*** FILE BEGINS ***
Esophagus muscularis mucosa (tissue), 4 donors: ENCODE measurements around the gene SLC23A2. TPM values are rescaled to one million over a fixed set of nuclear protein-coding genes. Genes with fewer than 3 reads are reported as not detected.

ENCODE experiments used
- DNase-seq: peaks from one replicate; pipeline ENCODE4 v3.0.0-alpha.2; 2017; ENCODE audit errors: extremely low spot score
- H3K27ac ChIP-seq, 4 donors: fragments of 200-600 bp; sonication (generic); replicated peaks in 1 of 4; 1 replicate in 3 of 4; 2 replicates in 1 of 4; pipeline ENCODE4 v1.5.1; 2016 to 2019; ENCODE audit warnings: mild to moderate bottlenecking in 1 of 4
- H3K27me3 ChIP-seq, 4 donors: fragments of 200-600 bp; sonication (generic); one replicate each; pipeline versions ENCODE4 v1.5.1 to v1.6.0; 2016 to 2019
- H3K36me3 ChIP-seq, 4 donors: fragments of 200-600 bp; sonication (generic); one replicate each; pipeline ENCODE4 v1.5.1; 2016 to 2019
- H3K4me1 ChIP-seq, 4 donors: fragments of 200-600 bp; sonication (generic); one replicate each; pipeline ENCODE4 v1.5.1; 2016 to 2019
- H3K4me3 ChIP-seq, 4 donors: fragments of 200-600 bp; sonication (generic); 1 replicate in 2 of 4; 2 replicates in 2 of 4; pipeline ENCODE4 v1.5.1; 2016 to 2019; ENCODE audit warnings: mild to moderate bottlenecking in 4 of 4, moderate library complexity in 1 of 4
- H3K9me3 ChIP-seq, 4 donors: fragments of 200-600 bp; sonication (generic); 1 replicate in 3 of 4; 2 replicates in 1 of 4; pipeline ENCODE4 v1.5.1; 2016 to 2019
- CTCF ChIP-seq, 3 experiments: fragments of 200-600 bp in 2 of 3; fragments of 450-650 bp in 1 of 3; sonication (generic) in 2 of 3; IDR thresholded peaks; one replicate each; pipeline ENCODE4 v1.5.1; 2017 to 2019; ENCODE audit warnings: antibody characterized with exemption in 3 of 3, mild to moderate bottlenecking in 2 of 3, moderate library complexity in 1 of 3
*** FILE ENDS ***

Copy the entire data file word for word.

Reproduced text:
Esophagus muscularis mucosa (tissue), 4 donors: ENCODE measurements around the gene SLC23A2. TPM values are rescaled to one million over a fixed set of nuclear protein-coding genes. Genes with fewer than 3 reads are reported as not detected.

ENCODE experiments used
- DNase-seq: peaks from one replicate; pipeline ENCODE4 v3.0.0-alpha.2; 2017; ENCODE audit errors: extremely low spot score
- H3K27ac ChIP-seq, 4 donors: fragments of 200-600 bp; sonication (generic); replicated peaks in 1 of 4; 1 replicate in 3 of 4; 2 replicates in 1 of 4; pipeline ENCODE4 v1.5.1; 2016 to 2019; ENCODE audit warnings: mild to moderate bottlenecking in 1 of 4
- H3K27me3 ChIP-seq, 4 donors: fragments of 200-600 bp; sonication (generic); one replicate each; pipeline versions ENCODE4 v1.5.1 to v1.6.0; 2016 to 2019
- H3K36me3 ChIP-seq, 4 donors: fragments of 200-600 bp; sonication (generic); one replicate each; pipeline ENCODE4 v1.5.1; 2016 to 2019
- H3K4me1 ChIP-seq, 4 donors: fragments of 200-600 bp; sonication (generic); one replicate each; pipeline ENCODE4 v1.5.1; 2016 to 2019
- H3K4me3 ChIP-seq, 4 donors: fragments of 200-600 bp; sonication (generic); 1 replicate in 2 of 4; 2 replicates in 2 of 4; pipeline ENCODE4 v1.5.1; 2016 to 2019; ENCODE audit warnings: mild to moderate bottlenecking in 4 of 4, moderate library complexity in 1 of 4
- H3K9me3 ChIP-seq, 4 donors: fragments of 200-600 bp; sonication (generic); 1 replicate in 3 of 4; 2 replicates in 1 of 4; pipeline ENCODE4 v1.5.1; 2016 to 2019
- CTCF ChIP-seq, 3 experiments: fragments of 200-600 bp in 2 of 3; fragments of 450-650 bp in 1 of 3; sonication (generic) in 2 of 3; IDR thresholded peaks; one replicate each; pipeline ENCODE4 v1.5.1; 2017 to 2019; ENCODE audit warnings: antibody characterized with exemption in 3 of 3, mild to moderate bottlenecking in 2 of 3, moderate library complexity in 1 of 3